According to the history books, several days after the death of James Cook on the shore of Hawaii, a native priest delivered a parcel containing the Captain's remains to the Resolution, from whence they were ceremonially buried at sea in Kealakekua Bay.
Some 30 years later, reports began to reach England suggesting that some of Cook's remains were still on the island where they were held in a temple devoted to the god Lono. The initial scepticism which greeted these reports began to recede as their number increased as the standing rose of those making the reports. This culminated in the account of William Ellis, who in the early 1820s was a missionary on the island. He not only confirmed the location of the temple in which Cook's remains were kept, but stated that the bones were "...preserved in a small basket of wicker-work, completely covered over with red feathers..."
The efforts of the missionaries resulted in the conversion of the Hawaiian monarchy to Christianity in 1820. As Christianity was adopted by the population, the monarchy ordered the destruction of many images and sites which had once been considered sacred. What happened to Cook's bones is not known but native priests are thought to have hidden their more sacred possessions to prevent their destruction. There is also an account which alleges that King Kamehameha II brought some of Cook's remains to England in 1824, intending to return them to Cook's family, or failing that, then to present them to the King on behalf of the nation.
King Kamehameha II, his Queen, and their entourage arrived in London in May 1824 and were treated with the respect and dignity afforded to any visiting head of state. Unfortunately neither the King nor Queen had any resistance to European diseases and within 6 weeks of their arrival they had contracted measles. King George IV assigned his royal physicians to attend to them but despite their administrations the disease proved fatal to them both.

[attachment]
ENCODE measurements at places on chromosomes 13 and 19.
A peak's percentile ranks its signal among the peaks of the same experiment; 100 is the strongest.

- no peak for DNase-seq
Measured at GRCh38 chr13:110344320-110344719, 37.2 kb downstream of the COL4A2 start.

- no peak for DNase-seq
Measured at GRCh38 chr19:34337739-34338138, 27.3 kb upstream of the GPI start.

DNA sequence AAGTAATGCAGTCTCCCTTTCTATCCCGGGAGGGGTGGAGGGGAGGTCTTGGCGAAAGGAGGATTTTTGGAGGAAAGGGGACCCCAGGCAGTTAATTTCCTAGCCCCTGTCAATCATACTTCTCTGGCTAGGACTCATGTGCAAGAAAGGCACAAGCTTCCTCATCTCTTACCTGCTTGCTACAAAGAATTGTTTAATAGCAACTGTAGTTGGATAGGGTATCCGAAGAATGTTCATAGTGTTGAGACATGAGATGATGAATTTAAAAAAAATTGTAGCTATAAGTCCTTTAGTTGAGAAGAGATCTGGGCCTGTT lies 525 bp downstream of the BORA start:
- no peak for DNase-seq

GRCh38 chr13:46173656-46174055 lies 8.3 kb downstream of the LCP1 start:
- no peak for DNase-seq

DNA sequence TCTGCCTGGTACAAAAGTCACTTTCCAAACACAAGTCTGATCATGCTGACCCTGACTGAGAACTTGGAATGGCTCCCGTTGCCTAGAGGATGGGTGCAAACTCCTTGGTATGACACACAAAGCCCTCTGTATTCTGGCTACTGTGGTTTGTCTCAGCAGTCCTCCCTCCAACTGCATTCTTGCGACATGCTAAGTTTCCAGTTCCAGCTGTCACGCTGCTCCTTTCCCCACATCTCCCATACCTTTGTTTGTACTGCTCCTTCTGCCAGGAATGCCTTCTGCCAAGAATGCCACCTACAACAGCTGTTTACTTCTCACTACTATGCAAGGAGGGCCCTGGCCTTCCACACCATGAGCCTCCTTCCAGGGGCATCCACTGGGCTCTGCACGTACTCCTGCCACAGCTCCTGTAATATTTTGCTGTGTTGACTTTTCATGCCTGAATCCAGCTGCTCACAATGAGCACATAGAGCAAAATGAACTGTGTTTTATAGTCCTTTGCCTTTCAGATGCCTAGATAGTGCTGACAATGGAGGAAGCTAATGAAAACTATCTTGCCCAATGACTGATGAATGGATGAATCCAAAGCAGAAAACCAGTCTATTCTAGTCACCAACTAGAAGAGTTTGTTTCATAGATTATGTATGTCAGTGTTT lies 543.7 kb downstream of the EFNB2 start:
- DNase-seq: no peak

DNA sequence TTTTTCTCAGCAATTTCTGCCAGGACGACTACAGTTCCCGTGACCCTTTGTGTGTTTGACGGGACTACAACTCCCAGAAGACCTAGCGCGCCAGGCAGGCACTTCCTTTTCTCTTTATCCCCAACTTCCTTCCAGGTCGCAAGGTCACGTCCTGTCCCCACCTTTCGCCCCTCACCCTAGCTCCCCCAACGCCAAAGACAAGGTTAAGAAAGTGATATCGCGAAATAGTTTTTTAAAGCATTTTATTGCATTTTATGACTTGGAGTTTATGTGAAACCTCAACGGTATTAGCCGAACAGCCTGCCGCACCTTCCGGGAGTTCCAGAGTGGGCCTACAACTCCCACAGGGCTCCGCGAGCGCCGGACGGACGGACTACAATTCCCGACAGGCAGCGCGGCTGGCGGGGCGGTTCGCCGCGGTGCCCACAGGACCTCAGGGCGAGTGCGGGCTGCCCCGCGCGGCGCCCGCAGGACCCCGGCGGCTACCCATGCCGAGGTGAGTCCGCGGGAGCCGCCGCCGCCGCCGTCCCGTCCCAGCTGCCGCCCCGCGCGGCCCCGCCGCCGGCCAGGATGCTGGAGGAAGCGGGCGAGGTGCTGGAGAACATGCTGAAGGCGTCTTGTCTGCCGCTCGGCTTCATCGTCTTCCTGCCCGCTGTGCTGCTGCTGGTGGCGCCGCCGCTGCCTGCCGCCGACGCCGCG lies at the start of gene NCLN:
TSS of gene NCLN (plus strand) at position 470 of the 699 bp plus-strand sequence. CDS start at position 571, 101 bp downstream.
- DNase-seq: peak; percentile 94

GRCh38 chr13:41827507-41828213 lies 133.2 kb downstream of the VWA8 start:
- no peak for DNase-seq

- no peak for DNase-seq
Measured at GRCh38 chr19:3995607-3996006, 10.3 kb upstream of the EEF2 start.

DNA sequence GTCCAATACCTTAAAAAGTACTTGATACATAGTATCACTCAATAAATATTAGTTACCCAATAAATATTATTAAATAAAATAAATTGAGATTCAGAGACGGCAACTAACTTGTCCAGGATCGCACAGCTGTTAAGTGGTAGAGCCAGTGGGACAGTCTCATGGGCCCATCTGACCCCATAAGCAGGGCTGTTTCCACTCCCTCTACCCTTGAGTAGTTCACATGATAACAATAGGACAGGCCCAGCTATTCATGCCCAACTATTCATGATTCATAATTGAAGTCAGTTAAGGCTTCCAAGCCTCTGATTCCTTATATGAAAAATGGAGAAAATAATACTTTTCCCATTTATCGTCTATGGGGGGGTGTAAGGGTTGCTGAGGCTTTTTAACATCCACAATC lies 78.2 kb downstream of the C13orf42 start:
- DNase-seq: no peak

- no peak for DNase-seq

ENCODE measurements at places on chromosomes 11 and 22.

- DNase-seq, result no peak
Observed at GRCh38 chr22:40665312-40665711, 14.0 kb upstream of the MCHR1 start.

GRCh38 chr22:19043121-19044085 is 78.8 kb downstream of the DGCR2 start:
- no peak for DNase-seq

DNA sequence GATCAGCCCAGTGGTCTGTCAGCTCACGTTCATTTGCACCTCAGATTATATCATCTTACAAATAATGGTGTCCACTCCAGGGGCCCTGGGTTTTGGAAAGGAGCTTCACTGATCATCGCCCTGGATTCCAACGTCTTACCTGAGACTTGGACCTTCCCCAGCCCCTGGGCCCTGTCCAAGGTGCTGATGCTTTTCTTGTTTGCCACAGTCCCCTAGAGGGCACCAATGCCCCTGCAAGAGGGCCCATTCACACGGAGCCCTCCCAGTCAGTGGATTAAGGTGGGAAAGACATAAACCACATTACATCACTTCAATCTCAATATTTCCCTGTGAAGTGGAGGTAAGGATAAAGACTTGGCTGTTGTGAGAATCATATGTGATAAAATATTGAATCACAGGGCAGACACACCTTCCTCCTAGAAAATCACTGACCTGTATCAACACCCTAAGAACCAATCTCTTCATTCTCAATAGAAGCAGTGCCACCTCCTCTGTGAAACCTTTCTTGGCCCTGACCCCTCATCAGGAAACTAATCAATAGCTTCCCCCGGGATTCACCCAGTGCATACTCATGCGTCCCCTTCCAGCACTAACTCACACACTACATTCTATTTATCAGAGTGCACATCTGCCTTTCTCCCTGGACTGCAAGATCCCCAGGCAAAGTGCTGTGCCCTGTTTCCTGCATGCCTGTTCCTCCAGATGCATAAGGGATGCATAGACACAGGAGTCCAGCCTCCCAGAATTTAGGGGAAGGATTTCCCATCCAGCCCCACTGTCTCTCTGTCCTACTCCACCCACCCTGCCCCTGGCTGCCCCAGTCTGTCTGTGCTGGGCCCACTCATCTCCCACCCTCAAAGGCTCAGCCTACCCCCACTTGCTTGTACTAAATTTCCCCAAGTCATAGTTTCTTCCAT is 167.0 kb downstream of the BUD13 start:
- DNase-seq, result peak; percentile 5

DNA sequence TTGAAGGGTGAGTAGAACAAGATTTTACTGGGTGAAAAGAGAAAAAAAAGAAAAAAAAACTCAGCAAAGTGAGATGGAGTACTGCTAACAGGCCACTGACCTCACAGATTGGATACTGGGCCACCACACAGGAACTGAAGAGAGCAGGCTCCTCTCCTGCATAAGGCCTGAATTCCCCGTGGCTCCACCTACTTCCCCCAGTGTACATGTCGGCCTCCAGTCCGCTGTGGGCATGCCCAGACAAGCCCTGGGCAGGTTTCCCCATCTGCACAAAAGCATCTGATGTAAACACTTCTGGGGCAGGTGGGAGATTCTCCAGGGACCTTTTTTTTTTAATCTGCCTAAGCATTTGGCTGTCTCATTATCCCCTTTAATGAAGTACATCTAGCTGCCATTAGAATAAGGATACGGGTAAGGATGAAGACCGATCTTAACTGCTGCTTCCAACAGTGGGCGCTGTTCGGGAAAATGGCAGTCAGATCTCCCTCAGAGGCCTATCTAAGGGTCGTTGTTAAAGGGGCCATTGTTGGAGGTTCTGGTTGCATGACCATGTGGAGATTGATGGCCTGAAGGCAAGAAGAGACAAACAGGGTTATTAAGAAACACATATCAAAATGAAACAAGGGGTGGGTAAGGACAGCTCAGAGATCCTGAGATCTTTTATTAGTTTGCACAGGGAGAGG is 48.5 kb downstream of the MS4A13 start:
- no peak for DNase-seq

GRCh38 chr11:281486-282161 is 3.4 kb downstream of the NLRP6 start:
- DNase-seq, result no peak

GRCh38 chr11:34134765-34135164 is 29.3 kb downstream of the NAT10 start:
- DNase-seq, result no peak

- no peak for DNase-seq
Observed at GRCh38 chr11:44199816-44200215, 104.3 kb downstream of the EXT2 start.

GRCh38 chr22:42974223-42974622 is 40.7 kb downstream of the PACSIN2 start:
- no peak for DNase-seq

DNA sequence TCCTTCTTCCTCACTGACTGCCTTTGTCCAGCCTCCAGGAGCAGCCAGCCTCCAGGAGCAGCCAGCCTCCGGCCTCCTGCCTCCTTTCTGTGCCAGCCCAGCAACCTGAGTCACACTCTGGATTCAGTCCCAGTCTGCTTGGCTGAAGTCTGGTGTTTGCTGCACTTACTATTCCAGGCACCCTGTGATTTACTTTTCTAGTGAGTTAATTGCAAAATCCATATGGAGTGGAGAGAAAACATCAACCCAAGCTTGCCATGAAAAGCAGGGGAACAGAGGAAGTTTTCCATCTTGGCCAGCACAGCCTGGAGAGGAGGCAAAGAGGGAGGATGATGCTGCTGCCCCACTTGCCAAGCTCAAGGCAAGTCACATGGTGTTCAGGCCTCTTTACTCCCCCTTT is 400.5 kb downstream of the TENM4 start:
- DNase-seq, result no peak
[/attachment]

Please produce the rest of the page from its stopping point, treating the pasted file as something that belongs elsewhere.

Whilst contemporary accounts of the King's visit did not report that he had brought any gifts to England, a relative of the Cook family subsequently claimed to possess an arrow which he alleged had been brought to England by the King. The arrow was unusual in its construction as it comprised a short foreshaft made of bone, said to have come from one of the small leg-bones of Captain Cook.
In 1878 this arrow was in the possession of William Adams, a distant cousin of the late Mrs Cook. To authenticate the provenance of the arrow Adams produced two statements. One had been written in 1828 by Joseph Henry Green, subsequently a President of the Royal College of Surgeons in London. The other statement was from Bishop Staley, late Bishop of Hawaii. The Bishop had queried the origin of the arrow with the King of Hawaii who after making appropriate enquiries indicated that the claimed source of the bone was most likely to be true.
In 1886 the arrow and its supporting statements were exhibited in London at The Colonial and Indian Exhibition. It lay alongside other Cook-related exhibits which relatives of the Cook family had loaned to form part of the display of the Government of New South Wales. The following year the artefacts were acquired by that Australian State, and passed into the collection of its museum. The arrow now lies in the anthropology collection of The Australian Museum, Sydney. It is hoped that one day a DNA analysis of the bone may indicate whether of not there is any truth in its legendary association with Captain Cook.
Originally published in Cook's Log, page 1813, volume 24, number 1 (2001).
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